MLBAM comes down on the Yankee Universe

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The Yankee Universe is a blog run by some guys I know. It’s also the name of the Yankees’ little Red Sox Nation wannabe fanclub.  You can see where this is heading:

Accordingly, demand is hereby made that you immediately cease and
desist from using the YANKEE UNIVERSE name and the Logo, any other
Yankees Mark and any other MLB mark in and as the name of your Website,
to promote the Website, to seek advertising any other commercial
opportunities, in and as the Domain Name, and in any other manner that
would cause consumer confusion, dilution of the MLB Marks, or imply any
sponsorship or endorsement of your Website or its contents by any MLB
Entity.

I’m not going to carve up this C&D letter like I did the Sizemore one the other day for the simple reason that there’s not that much silly about it. It’s a well-written letter, MLBAM is not really over the top with it, and in my legal opinion they’re not 100% out to lunch. Even if the blog has actively used the name longer, the baseball team registered the name “Yankee Universe” before the blog got going.  While I’m not an intellectual property expert, I imagine that there’s a pretty good argument against someone else using that particular name.

I’m less impressed with the team’s claim that the blog can’t use the word “Yankees” in their title in any way. For practical reasons more than legal ones. For one thing it’s just bad P.R.  You know the argument by now: the blog makes no money off of it, it’s a place where people go to get more excited about the Yankee brand, not less, and allowing them to use the name is a good thing for fandom at large. Of course, given how many other non-affiliated, team-specific blogs there are out there that have yet to raise the ire of MLBAM, one has to assume that the league is throwing this in along with the “Yankees Universe” beef as opposed to being upset about it in and of itself.

While Yankees Universe have put a non-affiliation disclaimer on the the blog and have taken down actual Yankees trademarks and logos and stuff, I’m told that they aren’t going to take this lying down. They’re talking to lawyers and will be firing back a response soon.  Stay tuned.

Alex Dickerson to miss 2017 season after undergoing back surgery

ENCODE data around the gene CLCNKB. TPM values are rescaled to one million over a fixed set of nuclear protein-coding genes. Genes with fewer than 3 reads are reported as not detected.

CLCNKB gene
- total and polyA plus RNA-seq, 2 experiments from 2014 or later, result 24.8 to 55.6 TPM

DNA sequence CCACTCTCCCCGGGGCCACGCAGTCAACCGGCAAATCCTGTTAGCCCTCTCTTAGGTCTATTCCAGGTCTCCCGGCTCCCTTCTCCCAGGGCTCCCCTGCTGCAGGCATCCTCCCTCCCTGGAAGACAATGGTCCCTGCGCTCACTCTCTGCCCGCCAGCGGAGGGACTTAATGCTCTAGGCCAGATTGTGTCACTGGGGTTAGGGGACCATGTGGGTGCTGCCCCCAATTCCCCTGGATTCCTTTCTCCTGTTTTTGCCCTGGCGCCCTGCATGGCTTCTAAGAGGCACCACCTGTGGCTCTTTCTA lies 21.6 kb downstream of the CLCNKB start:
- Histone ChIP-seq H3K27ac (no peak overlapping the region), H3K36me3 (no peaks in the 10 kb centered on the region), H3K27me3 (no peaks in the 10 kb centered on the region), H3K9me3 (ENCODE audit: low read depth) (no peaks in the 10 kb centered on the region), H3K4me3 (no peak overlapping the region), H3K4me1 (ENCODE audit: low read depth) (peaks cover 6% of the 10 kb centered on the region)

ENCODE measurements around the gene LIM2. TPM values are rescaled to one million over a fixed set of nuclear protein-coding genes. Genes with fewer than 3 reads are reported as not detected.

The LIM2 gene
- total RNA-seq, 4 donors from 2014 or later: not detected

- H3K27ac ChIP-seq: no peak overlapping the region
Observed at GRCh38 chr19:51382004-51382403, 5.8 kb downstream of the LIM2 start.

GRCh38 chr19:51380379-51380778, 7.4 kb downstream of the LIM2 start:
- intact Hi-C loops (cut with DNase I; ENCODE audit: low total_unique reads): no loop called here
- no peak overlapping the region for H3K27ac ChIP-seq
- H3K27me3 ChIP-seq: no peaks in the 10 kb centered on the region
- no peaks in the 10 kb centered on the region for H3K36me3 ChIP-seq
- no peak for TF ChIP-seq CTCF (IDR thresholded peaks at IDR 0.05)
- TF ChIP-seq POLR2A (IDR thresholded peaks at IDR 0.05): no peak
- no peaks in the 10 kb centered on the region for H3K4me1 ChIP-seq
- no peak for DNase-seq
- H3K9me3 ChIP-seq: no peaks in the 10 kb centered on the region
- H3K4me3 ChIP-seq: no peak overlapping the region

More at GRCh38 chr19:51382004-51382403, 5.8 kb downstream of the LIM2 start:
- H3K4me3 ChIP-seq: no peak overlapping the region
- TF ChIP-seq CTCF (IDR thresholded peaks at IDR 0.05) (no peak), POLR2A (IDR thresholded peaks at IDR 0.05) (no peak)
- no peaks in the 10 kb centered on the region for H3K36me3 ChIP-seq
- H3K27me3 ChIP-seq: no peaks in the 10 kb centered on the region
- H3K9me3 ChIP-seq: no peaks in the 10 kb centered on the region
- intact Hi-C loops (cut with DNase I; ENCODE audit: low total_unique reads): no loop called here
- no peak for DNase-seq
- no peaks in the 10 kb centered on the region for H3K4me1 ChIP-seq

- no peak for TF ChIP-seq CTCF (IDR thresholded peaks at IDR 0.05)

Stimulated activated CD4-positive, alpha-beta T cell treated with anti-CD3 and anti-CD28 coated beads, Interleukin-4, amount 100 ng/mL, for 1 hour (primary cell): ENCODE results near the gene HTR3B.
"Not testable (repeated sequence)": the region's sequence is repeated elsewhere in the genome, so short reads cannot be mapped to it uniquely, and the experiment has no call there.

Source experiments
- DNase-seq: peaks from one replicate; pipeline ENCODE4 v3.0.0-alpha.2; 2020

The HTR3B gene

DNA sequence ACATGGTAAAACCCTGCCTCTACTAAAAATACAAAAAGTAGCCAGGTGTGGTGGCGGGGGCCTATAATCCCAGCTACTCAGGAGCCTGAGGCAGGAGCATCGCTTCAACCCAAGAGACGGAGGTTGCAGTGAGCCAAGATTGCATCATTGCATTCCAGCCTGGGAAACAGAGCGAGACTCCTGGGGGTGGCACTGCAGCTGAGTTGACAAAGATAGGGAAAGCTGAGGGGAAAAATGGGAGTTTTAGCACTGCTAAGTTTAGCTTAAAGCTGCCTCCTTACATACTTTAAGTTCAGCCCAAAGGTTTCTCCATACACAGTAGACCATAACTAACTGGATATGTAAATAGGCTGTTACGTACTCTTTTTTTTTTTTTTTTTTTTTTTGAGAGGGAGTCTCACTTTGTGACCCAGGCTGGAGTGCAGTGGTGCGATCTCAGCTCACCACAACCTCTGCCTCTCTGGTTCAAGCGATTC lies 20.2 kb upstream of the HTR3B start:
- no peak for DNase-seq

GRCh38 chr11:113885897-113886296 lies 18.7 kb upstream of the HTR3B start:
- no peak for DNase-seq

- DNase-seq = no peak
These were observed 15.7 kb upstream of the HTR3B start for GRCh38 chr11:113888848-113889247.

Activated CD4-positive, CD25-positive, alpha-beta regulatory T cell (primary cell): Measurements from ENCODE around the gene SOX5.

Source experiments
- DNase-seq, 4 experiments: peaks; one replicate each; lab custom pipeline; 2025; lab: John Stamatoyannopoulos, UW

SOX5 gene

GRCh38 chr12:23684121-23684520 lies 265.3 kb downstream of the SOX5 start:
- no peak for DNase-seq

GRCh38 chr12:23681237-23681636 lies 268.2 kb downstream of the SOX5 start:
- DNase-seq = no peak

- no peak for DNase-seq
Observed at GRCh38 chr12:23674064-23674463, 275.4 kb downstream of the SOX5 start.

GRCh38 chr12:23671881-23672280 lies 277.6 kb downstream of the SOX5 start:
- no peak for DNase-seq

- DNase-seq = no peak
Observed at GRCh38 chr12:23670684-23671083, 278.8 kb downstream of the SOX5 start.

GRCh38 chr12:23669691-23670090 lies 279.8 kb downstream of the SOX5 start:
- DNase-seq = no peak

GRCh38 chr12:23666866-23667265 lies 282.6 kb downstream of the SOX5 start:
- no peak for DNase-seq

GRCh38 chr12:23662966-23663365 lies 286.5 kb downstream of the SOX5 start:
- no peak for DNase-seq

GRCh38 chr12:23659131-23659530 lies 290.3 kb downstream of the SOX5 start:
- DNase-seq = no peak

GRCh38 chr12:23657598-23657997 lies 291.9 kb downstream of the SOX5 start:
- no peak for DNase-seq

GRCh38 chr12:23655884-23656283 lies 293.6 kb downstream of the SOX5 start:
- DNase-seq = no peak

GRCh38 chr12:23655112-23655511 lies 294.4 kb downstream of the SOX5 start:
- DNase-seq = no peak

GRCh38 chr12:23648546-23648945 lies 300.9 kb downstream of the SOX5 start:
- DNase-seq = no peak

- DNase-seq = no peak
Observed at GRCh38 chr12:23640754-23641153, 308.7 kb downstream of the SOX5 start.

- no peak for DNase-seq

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Padres’ outfielder Alex Dickerson won’t see PETCO Park anytime soon — at least, not as its starting left fielder. The 27-year-old was diagnosed with a bulging disc in his lower back prior to the start of the 2017 season, and hasn’t made any kind of substantial progress in the months since. According to Dennis Lin of the San Diego Union-Tribune, he suffered a setback in his recovery process last week and is set to undergo a season-ending discectomy next Wednesday.

Over 285 plate appearances, Dickerson batted .257/.333/.455 with 10 home runs and a .788 OPS for the Padres in 2016. He missed several days with a right hip contusion last July, but hasn’t experienced any substantial health problems since undergoing surgery in 2014 to repair a torn ligament in his left ankle.

The expected recovery period for lower back surgery is 3-4 months, according to Lin, which puts Dickerson’s estimated return just a few days before the end of the regular season. The Padres aren’t scraping the bottom of the NL West, but their 29-44 record doesn’t bode well for a postseason run this year. Assuming Dickerson rehabs his back in a timely manner, he should be in fine form to enter the competition for left field next spring.

Video: Hanley Ramirez’s No. 250 career home run barely left the field

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Hanley Ramirez played a pivotal role during the Red Sox’ 9-4 win over the Angels on Friday night, crushing a two-run homer off of Alex Meyer to bring the Sox up to a four-run lead in the fourth inning.

Well, crushed might be the wrong word. The ball cleared the right field fence with a mere 350 feet, landing just beyond Pesky’s Pole to bring Ramirez’s career home run total to an even 250.

According to the ESPN Home Run Tracker, Ramirez’s milestone blast wasn’t the shortest home run of the year — not by a long shot. That distinction currently belongs to Rays’ outfielder Corey Dickerson, who skimmed the left field fence at Rogers Centre with a 326-foot homer back in April.